P.R. Telecom Board President Asks FCC for Funding Support
The president of the Puerto Rico Telecommunications Regulatory Board (JRT by its Spanish initials), Sandra Torres López, last Friday informed that she asked the president of the Federal Communications Commission (FCC), Ajit Pai, to include funds for the costly redevelopment of the island’s telecommunications infrastructure after an evaluation of the region was completed of damages from Hurricane Maria.
“After a careful assessment of Hurricane Maria’s impact on telecommunications, we must conclude that it is necessary for Puerto Rico to have more resilient and robust telecommunications service, driven by various technologies, such as wiring (fiber and copper), wireless, satellite, microwave, temporary technology, such as Cells on Wheels (COW), as well as underground and aerial infrastructure,” Torres López said in her letter to the FCC president.
In her communication, the JRT president explained that her request asked for Puerto Rico to be included in the FCC’s support mechanism for the high-cost fund, just as has been done for the jurisdictions of Alaska and native lands.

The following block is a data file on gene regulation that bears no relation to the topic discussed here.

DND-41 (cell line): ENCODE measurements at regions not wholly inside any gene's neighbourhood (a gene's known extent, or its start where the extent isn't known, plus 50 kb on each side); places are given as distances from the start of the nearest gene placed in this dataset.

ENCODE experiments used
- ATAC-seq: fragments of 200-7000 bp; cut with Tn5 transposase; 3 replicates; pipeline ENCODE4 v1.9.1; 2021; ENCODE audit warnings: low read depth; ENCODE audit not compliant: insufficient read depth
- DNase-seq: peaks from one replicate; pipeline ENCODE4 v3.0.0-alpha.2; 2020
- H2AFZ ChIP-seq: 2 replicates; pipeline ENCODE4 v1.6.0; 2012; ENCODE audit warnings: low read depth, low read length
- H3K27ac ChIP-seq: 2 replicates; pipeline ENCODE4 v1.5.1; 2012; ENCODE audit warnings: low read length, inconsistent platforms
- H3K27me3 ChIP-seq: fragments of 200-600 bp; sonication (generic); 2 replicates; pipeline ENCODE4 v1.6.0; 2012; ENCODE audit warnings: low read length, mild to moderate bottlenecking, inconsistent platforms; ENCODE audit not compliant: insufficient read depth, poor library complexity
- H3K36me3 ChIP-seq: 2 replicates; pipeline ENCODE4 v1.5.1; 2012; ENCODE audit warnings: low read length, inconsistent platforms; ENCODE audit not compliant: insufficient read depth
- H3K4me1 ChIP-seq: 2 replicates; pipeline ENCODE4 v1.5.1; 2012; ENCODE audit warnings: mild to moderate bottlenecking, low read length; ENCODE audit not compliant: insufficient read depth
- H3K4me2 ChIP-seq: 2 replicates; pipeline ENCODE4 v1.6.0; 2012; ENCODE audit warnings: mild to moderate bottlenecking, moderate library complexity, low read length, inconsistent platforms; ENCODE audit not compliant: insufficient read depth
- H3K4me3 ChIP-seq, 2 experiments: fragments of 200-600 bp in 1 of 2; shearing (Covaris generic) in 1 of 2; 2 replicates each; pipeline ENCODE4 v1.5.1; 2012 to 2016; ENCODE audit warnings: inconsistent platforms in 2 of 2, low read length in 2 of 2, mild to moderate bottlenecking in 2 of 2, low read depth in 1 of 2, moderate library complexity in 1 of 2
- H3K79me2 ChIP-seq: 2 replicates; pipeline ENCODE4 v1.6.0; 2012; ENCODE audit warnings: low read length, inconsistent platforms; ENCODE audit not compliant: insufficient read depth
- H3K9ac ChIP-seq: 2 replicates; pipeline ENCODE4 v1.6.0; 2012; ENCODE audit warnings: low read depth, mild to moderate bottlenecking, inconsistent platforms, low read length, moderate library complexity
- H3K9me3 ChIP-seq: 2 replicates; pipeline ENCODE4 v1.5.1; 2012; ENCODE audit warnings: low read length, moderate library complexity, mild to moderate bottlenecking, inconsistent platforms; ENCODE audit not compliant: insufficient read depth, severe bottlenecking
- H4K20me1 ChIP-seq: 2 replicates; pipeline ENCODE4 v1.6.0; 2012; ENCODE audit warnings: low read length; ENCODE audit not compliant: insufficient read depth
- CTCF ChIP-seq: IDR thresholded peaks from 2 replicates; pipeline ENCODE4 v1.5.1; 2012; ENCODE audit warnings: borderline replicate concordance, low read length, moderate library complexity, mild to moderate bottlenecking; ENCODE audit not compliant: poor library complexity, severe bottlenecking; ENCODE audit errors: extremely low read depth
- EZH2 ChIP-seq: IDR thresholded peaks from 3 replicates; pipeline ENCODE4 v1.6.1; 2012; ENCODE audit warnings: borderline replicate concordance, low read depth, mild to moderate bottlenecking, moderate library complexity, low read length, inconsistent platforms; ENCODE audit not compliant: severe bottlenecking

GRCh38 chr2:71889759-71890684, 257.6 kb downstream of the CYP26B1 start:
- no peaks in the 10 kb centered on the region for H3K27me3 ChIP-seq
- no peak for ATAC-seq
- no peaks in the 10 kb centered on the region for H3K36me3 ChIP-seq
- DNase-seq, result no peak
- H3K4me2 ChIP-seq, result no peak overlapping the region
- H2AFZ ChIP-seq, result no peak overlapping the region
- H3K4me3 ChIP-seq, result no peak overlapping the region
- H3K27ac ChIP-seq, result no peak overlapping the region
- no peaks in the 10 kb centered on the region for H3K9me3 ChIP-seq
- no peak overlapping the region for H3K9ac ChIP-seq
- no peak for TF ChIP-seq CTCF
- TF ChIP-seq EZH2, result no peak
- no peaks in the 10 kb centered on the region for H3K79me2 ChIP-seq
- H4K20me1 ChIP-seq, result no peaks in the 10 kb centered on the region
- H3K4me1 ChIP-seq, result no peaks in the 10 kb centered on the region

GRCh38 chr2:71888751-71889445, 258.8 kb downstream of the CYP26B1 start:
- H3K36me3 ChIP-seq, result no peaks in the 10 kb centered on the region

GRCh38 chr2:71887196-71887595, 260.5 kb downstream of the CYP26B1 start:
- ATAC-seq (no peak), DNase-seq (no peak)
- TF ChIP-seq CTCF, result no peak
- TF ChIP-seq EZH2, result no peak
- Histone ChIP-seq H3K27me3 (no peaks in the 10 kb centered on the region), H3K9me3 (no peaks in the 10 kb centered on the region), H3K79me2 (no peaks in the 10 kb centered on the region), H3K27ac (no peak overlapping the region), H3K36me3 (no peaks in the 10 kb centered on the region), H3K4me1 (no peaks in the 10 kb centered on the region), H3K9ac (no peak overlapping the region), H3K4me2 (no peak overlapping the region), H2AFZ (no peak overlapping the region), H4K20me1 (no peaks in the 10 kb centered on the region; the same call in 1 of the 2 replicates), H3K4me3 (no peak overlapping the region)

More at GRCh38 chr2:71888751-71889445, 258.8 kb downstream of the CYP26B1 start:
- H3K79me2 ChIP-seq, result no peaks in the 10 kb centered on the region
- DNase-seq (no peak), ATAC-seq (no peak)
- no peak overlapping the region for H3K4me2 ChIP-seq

“Puerto Rico deserves a new high-cost fund support mechanism that provides significant incentives for infrastructure development, which is so costly in Puerto Rico. The federal support, and includes a generous advance from the Universal Service Fund, which was made available in advance to telecommunications companies, may not be enough support to allow isolated communities to be reconnected, or to receive access to broadband infrastructure, which is vital for the island’s development in the coming decades,” Torres assured.
Last October, the FCC president issued an order for a $76 million advance from the Universal Service Fund to companies that offer telephone service in Puerto Rico and the U.S. Virgin Islands. According to JRT estimates, the companies have faced total damages of $1.2 billion.
In her letter, Torres López suggested to the FCC president that dialogue could be initiated “that allows us to find solutions for those rural and isolated communities that were affected by two hurricanes in a single month.”
As of Dec. 15, cellular connectivity on the island has been restored by 88 percent, with 2,197 active antennas, out of a total of 2,671.